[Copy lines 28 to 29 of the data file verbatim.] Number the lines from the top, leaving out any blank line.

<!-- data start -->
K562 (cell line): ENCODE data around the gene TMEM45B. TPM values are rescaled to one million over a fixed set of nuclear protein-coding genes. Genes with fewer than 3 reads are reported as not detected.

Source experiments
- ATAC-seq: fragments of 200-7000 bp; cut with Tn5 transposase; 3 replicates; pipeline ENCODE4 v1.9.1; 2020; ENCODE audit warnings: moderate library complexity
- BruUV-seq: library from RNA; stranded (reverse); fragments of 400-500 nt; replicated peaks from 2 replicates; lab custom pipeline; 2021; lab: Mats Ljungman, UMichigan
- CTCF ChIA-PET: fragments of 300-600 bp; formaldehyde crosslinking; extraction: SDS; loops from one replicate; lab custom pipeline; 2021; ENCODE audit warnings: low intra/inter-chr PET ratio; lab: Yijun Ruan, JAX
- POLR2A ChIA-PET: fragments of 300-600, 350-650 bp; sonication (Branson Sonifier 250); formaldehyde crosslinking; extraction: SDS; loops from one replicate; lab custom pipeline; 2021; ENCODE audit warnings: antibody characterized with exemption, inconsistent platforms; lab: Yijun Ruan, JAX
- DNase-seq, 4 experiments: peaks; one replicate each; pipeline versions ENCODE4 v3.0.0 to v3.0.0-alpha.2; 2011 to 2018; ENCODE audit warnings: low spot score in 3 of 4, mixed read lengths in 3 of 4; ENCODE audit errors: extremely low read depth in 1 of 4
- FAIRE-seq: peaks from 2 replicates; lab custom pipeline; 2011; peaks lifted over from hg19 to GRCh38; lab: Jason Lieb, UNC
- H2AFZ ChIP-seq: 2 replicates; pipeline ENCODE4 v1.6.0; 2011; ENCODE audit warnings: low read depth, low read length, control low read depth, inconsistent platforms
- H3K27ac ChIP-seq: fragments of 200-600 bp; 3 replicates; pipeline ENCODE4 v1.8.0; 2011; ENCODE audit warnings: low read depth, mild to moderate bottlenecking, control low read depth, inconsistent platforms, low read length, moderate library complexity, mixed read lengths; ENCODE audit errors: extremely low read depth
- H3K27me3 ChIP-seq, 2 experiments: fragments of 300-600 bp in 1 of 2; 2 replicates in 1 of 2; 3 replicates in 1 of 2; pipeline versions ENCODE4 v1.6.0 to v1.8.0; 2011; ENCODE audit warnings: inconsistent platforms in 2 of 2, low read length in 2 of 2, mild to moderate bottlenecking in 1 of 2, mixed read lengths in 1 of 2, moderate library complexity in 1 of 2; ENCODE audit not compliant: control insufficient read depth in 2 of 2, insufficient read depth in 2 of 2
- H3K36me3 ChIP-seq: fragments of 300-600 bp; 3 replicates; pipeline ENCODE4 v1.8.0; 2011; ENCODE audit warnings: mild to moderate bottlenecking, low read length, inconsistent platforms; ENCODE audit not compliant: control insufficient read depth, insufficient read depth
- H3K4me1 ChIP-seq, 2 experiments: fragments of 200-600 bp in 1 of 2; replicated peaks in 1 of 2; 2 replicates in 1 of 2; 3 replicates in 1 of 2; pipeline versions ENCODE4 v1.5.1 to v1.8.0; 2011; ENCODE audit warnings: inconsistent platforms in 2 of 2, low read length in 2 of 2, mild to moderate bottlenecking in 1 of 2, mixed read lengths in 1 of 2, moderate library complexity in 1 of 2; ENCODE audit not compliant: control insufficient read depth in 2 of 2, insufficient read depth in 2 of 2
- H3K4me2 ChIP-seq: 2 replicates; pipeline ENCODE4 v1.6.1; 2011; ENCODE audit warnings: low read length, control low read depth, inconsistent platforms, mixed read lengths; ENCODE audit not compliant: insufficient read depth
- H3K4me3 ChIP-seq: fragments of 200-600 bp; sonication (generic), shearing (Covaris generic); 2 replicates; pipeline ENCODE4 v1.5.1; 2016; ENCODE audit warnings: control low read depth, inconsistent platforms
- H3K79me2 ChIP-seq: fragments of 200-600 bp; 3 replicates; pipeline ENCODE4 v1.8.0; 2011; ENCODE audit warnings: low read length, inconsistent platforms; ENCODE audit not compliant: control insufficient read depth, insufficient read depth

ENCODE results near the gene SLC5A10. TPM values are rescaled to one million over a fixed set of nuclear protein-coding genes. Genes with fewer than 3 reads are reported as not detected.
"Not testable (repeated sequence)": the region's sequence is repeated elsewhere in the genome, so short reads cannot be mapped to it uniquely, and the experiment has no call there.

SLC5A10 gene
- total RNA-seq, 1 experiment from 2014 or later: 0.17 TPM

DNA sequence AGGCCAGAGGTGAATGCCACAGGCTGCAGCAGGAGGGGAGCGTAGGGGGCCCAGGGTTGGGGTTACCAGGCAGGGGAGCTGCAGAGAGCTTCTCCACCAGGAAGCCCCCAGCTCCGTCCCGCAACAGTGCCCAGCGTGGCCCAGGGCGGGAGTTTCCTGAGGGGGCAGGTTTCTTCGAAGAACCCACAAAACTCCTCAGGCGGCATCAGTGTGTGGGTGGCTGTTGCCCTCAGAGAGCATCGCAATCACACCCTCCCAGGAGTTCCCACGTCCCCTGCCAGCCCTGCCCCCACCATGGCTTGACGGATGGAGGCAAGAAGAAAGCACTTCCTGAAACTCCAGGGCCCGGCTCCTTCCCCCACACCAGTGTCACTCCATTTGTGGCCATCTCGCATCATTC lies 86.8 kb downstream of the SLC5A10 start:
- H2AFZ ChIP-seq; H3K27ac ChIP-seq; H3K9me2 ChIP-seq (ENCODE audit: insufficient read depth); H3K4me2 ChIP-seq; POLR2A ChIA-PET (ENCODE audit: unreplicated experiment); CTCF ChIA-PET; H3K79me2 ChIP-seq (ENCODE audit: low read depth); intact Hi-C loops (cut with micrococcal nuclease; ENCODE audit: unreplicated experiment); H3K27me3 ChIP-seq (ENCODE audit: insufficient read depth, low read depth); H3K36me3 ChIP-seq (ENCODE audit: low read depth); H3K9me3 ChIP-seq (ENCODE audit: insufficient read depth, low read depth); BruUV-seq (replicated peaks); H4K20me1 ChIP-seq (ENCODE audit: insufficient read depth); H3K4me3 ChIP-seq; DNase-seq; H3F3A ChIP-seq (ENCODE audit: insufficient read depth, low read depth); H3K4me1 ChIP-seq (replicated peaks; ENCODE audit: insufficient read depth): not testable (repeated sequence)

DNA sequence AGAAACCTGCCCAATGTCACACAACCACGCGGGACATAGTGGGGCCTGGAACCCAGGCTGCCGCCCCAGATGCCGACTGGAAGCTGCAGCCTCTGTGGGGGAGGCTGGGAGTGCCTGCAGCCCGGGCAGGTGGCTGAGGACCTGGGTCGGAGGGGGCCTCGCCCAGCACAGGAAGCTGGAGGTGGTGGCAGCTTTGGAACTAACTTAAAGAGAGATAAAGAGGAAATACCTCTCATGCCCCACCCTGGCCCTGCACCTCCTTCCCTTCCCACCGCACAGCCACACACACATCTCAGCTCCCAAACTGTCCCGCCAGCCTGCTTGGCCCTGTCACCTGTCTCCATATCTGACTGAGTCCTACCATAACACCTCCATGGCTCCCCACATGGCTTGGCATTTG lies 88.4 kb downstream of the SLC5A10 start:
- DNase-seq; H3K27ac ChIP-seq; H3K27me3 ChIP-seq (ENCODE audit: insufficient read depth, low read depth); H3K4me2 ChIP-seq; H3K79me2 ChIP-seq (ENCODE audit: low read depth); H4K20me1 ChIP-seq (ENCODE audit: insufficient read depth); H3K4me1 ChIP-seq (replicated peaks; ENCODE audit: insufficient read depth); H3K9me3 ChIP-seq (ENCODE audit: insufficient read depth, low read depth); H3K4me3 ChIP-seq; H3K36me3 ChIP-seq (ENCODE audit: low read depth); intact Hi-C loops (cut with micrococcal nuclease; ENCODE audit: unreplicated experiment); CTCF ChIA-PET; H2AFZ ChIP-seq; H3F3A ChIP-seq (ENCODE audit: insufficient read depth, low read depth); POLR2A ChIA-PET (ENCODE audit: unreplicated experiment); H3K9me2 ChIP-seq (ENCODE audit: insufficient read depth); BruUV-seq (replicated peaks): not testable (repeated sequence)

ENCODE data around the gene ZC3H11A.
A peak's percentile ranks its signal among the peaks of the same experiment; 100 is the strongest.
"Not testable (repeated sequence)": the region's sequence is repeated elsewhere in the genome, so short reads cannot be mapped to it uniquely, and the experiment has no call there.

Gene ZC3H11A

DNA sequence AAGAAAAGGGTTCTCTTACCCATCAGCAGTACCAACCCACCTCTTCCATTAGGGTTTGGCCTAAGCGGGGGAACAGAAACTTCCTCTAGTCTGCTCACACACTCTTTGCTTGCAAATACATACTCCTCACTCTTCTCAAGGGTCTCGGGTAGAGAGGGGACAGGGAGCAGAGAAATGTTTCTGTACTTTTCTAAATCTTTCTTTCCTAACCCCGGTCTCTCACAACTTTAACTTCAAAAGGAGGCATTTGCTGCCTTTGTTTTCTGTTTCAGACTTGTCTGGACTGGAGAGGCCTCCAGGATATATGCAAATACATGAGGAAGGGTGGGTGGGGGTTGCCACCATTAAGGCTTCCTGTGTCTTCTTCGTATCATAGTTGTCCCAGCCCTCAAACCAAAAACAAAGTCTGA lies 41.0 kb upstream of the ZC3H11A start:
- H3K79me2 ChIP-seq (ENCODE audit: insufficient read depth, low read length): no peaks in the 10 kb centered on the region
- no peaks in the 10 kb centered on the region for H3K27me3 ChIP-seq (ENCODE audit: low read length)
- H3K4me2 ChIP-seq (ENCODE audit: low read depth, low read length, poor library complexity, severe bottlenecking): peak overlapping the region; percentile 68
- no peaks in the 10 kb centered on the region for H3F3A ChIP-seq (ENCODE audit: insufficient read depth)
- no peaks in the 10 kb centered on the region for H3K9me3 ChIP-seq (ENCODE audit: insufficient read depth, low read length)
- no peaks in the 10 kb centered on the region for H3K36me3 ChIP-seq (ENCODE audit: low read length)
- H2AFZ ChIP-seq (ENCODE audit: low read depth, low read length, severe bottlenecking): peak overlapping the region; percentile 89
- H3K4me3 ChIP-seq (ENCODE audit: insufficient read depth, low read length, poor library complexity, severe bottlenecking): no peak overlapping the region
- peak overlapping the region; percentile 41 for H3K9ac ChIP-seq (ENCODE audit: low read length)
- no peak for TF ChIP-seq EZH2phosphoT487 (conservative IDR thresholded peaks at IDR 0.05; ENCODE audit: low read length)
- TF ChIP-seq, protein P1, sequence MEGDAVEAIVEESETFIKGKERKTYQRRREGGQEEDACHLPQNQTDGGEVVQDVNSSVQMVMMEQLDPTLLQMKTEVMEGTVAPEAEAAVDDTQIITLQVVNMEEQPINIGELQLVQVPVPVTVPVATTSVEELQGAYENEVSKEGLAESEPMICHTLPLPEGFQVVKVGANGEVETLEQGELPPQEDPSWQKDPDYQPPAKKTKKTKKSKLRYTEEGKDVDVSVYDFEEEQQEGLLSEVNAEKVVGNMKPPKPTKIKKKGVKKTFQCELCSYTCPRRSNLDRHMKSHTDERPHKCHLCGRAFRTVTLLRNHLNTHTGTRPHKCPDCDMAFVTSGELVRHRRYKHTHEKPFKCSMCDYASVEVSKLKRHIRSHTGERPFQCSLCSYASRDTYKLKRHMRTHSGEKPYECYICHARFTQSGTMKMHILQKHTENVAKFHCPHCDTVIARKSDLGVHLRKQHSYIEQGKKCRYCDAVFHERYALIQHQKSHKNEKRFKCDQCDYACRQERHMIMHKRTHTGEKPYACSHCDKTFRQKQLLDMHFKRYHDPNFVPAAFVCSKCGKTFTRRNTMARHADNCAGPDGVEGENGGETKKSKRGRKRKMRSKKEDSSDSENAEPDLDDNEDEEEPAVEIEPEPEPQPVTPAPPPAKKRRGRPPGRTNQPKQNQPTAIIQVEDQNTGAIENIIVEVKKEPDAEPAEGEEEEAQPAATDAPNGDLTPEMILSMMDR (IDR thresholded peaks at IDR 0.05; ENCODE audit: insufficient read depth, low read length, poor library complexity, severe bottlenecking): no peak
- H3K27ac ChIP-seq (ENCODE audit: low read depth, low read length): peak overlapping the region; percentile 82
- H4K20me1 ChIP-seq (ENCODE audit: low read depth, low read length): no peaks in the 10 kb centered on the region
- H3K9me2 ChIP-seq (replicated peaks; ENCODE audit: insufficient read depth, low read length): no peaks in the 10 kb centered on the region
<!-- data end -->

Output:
Gene ZC3H11A

DNA sequence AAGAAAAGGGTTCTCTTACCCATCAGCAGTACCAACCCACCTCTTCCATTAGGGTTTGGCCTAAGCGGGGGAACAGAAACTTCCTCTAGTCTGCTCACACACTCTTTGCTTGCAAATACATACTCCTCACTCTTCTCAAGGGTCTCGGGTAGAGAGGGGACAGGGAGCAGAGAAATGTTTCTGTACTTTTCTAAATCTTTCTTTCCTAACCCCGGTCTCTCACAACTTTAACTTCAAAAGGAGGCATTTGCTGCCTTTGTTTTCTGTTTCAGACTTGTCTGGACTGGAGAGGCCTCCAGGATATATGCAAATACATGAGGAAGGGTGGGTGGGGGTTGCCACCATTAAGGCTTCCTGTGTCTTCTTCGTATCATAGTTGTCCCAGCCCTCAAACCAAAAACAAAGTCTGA lies 41.0 kb upstream of the ZC3H11A start: